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Why it’s not yours to squander

April 15, 2013

Was there a quid pro quo between India and the United States, which ensured that Delhi would back a Western vote against Iran at the International Atomic Energy Agency (IAEA) in September 2005?

New information in the form of a Wikileaks cable would suggest a direct link between Delhi’s anti-Iran vote and Washington’s support for international civil nuclear cooperation with India that needed a waiver from the Nuclear Suppliers Group.

“We have to be reassured about what we'll get for these decisions,” Joint Secretary in the Indian Ministry of External Relations Hamid Ali Rao told American diplomat Geoff Pyatt, days after Delhi voted against Tehran on September 24, 2005.

Rao’s comments would suggest that Washington had given some assurances earlier and he was asking for a reiteration of those from Pyatt. The “benefits” of siding with the US against Iran at the IAEA had obviously been made plain by Washington.

The remarks also lead to the interpretation that Washington would follow through on the commitments that the Americans had made to the Indian side.

Pyatt, according to the cable, expressed “appreciation for India's vote on Iran, adding that such a decision, in addition to advancing India's security interests, will have a positive impact on Congressional support for the July 18 civil nuclear agreement”.

The October 3, 2005, cable also reveals efforts at close coordination between India and the US to ensure that the common goal of the NSG extending a rule waiver would allow Delhi to avail the fruits of civil nuclear cooperation.

There’s little doubt in my mind that India’s September 24, 2005, vote in the IAEA marked a clear break from an independent foreign policy stance that Delhi had adopted for decades.

India’s decision to side with Washington had little to do with the merits of the Iranian nuclear issue, but was clearly linked to a strategic choice that Prime Minister Manmohan Singh thought, in my view, wrongly, had to make.

On the same day as the 2005 vote, the Iranians made it clear that they had no wish to proceed any further with a $21-billion liquefied natural gas (LNG) deal they had agreed to with Delhi, as I reported for The Hindu newspaper at the time.

As things stand, eight years after these strategic choices were made, the civil nuclear deal has led to the flow of fuel to India’s nuclear plants, given India an in-between status of a non-nuclear and nuclear weapons’ power, but has done virtually nothing to enhance the country’s energy security.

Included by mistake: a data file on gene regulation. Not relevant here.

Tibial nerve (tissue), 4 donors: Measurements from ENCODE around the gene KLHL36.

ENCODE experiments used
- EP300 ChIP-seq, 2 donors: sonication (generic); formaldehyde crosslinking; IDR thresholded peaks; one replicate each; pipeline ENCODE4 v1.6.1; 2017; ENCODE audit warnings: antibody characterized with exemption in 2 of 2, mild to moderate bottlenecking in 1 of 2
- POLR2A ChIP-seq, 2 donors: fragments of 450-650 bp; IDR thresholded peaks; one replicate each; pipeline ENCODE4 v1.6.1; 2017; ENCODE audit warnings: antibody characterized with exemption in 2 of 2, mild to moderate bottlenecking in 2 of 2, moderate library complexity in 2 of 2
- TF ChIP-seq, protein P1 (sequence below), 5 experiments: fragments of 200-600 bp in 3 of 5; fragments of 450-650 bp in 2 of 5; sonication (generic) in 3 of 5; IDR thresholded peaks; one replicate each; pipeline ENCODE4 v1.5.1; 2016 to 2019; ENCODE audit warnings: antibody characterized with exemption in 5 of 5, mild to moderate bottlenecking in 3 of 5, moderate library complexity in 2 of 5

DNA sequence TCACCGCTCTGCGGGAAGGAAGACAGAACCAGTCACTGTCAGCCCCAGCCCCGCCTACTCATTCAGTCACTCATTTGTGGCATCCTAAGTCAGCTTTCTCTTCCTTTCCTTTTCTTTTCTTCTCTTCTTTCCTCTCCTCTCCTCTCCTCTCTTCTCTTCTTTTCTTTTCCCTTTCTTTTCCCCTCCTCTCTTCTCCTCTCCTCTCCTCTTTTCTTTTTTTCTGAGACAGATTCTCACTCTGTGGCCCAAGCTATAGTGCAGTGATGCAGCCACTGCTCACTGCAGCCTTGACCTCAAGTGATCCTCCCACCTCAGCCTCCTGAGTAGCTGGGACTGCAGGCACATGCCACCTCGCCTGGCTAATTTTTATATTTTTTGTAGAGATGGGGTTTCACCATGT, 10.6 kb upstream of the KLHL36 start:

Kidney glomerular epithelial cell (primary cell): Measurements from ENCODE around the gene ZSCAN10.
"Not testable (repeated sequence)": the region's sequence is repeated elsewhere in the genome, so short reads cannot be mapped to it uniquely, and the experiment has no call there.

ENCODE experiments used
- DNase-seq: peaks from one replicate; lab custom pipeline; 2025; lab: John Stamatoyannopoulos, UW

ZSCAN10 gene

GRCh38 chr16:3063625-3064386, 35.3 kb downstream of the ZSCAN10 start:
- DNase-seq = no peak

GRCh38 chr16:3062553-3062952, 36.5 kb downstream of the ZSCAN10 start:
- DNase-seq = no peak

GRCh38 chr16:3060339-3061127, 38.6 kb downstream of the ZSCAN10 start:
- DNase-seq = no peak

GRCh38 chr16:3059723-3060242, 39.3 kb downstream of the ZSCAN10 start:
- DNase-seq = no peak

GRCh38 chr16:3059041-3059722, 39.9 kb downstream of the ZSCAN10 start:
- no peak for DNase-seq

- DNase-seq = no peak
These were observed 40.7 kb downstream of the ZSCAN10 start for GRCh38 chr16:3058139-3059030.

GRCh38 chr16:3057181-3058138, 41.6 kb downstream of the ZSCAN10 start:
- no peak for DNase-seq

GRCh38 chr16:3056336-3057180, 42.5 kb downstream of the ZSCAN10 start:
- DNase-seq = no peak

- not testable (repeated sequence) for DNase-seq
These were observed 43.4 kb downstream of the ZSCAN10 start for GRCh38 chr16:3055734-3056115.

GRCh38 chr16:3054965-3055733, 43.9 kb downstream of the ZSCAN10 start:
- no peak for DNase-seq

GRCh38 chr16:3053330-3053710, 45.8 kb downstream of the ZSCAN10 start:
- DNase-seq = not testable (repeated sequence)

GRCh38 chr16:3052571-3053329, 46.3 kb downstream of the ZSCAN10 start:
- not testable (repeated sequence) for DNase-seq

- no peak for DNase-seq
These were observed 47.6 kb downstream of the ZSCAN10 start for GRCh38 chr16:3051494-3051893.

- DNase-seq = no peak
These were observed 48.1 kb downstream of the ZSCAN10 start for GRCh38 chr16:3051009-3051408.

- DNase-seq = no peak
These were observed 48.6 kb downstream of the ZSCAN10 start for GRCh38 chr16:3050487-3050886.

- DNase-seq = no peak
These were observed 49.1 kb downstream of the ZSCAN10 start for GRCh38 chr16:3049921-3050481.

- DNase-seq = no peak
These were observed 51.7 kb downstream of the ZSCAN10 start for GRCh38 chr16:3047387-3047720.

If no gas has come to India from Iran, neither have any new nuclear plants taken shape on account of legal, procedural and land acquisition-related issues.

In any case, post-Fukushima, till which much of the West believed that the problem in the nuclear industry was Russian-related, the allure of nuclear power has taken a severe hit, raising fresh questions about reactor safety.

Since the Indian vote at the IAEA eight years ago, the drift towards a pro-American stance in foreign policy issues has continued. In fact, the UPA government has simply carried on from where the BJP-led government left off in 2004.

The elite consensus in government foreign policy circles is unmistakable, but did the Indian people want the extreme pro-American turn that Manmohan Singh executed?

I would think not.

But you see, people are never asked about foreign policy choices. These, tradition suggests, are made by suited bureaucrats in the by-lanes of the corridors of power, occasionally guided by politicians.

If key domestic government decisions have to pass muster in Parliament, why not take key foreign policy choices to Parliament?

It’s the least that a self-respecting government should do.


Amit Baruah is an independent, Delhi-based journalist. He is the author of Dateline Islamabad and reported for The Hindu newspaper from Pakistan.



The views expressed by this blogger and in the following reader comments do not necessarily reflect the views and policies of the Dawn Media Group.